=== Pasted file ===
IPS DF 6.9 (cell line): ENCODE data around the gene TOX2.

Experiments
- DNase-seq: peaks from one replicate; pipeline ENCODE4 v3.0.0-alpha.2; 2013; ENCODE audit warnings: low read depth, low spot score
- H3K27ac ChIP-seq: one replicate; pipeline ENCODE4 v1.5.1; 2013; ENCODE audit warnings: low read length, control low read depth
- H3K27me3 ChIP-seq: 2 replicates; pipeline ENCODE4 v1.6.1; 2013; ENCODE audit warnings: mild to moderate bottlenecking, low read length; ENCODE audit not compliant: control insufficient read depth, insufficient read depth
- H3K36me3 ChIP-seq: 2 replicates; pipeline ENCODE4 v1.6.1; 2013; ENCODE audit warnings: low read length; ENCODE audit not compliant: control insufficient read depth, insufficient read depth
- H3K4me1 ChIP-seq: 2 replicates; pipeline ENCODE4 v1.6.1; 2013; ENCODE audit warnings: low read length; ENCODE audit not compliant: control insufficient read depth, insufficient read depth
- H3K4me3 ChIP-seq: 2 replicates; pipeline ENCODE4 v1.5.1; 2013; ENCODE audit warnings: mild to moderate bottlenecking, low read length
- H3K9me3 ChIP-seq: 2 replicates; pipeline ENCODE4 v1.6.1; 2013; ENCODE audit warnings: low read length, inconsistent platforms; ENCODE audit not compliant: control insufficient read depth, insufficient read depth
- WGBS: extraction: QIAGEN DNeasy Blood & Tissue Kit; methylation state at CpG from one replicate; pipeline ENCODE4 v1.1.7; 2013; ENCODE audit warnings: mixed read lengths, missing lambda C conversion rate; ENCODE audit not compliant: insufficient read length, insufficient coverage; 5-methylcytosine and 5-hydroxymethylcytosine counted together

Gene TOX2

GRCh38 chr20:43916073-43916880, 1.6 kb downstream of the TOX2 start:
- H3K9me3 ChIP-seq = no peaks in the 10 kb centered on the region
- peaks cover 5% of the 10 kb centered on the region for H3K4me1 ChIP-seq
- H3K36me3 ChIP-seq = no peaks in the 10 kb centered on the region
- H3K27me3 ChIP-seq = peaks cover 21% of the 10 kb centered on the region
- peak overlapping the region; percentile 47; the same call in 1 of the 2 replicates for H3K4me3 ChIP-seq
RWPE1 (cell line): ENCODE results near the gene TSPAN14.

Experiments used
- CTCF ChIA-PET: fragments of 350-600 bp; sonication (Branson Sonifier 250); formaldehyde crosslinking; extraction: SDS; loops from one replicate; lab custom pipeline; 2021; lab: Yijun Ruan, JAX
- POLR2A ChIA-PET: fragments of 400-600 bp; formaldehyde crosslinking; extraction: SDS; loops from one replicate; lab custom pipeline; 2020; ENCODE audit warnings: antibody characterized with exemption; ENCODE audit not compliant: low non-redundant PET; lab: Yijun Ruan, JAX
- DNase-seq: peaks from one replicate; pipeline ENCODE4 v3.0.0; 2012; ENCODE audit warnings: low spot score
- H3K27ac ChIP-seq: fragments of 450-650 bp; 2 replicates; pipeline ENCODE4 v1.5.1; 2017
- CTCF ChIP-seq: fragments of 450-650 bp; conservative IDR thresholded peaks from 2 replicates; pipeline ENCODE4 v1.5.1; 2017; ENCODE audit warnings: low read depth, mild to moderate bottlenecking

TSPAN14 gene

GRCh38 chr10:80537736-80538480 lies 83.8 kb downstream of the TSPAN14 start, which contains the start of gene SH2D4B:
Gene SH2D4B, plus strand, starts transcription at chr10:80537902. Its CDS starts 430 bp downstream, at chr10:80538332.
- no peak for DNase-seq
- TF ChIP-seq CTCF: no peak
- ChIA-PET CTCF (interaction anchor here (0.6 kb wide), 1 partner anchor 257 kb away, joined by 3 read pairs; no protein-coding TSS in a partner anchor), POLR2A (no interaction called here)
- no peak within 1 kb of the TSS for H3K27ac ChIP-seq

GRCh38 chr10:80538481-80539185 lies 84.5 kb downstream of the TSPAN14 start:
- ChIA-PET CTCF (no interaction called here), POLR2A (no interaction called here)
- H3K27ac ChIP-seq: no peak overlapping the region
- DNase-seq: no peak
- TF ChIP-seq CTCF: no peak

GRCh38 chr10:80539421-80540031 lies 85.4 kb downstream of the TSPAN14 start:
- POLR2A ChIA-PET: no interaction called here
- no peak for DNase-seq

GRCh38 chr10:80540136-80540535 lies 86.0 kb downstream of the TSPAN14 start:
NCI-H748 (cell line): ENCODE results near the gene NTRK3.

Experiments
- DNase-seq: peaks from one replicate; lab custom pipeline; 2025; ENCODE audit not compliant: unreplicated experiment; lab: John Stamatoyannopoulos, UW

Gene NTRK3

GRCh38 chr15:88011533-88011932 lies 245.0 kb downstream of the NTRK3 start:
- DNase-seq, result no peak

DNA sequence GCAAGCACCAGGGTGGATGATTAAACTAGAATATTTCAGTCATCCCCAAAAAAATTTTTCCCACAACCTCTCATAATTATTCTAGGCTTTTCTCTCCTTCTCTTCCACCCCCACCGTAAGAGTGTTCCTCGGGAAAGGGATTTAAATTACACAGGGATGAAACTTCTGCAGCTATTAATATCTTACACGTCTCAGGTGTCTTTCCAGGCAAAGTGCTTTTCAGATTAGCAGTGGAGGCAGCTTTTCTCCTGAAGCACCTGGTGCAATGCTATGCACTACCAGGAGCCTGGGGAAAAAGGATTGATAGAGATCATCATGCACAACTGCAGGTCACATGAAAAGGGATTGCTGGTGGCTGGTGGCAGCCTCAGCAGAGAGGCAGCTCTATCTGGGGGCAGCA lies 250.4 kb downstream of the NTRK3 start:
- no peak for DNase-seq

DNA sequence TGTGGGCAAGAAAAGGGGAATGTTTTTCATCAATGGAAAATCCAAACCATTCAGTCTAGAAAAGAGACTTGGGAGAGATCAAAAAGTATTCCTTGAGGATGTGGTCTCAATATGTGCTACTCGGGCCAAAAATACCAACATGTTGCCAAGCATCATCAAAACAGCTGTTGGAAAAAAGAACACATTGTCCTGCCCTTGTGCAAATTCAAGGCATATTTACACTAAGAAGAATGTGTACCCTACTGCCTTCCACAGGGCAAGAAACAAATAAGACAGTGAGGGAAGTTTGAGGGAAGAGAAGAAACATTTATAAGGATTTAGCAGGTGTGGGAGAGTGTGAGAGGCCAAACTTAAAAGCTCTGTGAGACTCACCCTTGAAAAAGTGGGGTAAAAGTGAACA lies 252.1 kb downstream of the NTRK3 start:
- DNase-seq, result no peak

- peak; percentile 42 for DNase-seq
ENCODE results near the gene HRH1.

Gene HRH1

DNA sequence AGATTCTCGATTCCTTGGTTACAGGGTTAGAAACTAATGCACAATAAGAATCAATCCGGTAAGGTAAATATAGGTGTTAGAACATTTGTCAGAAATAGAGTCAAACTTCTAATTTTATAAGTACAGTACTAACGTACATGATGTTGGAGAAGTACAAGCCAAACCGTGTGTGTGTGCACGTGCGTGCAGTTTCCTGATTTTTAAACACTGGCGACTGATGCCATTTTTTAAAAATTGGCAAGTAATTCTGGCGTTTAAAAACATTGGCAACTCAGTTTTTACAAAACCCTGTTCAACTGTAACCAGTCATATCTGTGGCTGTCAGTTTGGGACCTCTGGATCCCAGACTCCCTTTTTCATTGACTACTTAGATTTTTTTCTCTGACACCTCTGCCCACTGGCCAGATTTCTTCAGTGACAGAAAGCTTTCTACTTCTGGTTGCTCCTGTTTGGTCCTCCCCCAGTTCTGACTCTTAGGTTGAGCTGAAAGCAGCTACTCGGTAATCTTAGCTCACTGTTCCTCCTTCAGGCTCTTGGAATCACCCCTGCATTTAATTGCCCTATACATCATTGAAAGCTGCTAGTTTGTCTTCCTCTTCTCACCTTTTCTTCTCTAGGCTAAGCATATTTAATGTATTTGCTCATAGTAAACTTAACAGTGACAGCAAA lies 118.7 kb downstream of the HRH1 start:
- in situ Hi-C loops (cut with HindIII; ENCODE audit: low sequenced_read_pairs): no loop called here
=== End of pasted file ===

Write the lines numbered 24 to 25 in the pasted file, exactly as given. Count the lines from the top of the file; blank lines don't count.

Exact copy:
- CTCF ChIP-seq: fragments of 450-650 bp; conservative IDR thresholded peaks from 2 replicates; pipeline ENCODE4 v1.5.1; 2017; ENCODE audit warnings: low read depth, mild to moderate bottlenecking

TSPAN14 gene